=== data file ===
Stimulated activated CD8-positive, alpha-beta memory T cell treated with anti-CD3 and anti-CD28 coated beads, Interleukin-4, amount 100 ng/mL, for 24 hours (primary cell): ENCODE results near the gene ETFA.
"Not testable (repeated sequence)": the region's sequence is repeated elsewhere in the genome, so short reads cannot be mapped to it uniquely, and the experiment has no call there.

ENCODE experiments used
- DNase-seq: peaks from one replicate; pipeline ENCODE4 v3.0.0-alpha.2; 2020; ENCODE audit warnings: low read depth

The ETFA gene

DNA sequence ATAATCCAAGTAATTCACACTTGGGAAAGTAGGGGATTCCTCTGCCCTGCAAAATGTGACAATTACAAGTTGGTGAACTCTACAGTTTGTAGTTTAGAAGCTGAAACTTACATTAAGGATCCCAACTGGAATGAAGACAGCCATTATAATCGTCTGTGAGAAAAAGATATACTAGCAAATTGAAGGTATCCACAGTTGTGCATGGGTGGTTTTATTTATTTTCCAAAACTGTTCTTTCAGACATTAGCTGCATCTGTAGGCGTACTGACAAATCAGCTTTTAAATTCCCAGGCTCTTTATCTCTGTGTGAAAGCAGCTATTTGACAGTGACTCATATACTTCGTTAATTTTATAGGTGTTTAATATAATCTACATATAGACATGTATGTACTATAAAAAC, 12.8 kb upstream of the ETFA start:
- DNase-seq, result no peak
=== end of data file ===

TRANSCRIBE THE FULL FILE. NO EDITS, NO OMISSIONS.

Stimulated activated CD8-positive, alpha-beta memory T cell treated with anti-CD3 and anti-CD28 coated beads, Interleukin-4, amount 100 ng/mL, for 24 hours (primary cell): ENCODE results near the gene ETFA.
"Not testable (repeated sequence)": the region's sequence is repeated elsewhere in the genome, so short reads cannot be mapped to it uniquely, and the experiment has no call there.

ENCODE experiments used
- DNase-seq: peaks from one replicate; pipeline ENCODE4 v3.0.0-alpha.2; 2020; ENCODE audit warnings: low read depth

The ETFA gene

DNA sequence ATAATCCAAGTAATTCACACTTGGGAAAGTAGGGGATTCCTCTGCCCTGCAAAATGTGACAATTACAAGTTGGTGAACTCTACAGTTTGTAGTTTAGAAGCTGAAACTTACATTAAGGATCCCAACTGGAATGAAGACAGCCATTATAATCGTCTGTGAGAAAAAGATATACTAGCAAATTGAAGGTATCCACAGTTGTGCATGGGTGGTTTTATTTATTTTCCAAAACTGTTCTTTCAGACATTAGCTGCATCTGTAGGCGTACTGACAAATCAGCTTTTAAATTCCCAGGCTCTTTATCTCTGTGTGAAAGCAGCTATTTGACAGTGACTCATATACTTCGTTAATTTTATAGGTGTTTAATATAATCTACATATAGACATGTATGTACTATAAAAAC, 12.8 kb upstream of the ETFA start:
- DNase-seq, result no peak